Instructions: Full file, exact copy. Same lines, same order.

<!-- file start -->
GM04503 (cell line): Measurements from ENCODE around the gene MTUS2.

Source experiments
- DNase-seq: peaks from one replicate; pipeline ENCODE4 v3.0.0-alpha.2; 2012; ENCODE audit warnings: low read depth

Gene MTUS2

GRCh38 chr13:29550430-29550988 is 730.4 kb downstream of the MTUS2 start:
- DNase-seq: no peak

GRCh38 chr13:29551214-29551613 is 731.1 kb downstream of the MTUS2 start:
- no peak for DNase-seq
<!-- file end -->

GM04503 (cell line): Measurements from ENCODE around the gene MTUS2.

Source experiments
- DNase-seq: peaks from one replicate; pipeline ENCODE4 v3.0.0-alpha.2; 2012; ENCODE audit warnings: low read depth

Gene MTUS2

GRCh38 chr13:29550430-29550988 is 730.4 kb downstream of the MTUS2 start:
- DNase-seq: no peak

GRCh38 chr13:29551214-29551613 is 731.1 kb downstream of the MTUS2 start:
- no peak for DNase-seq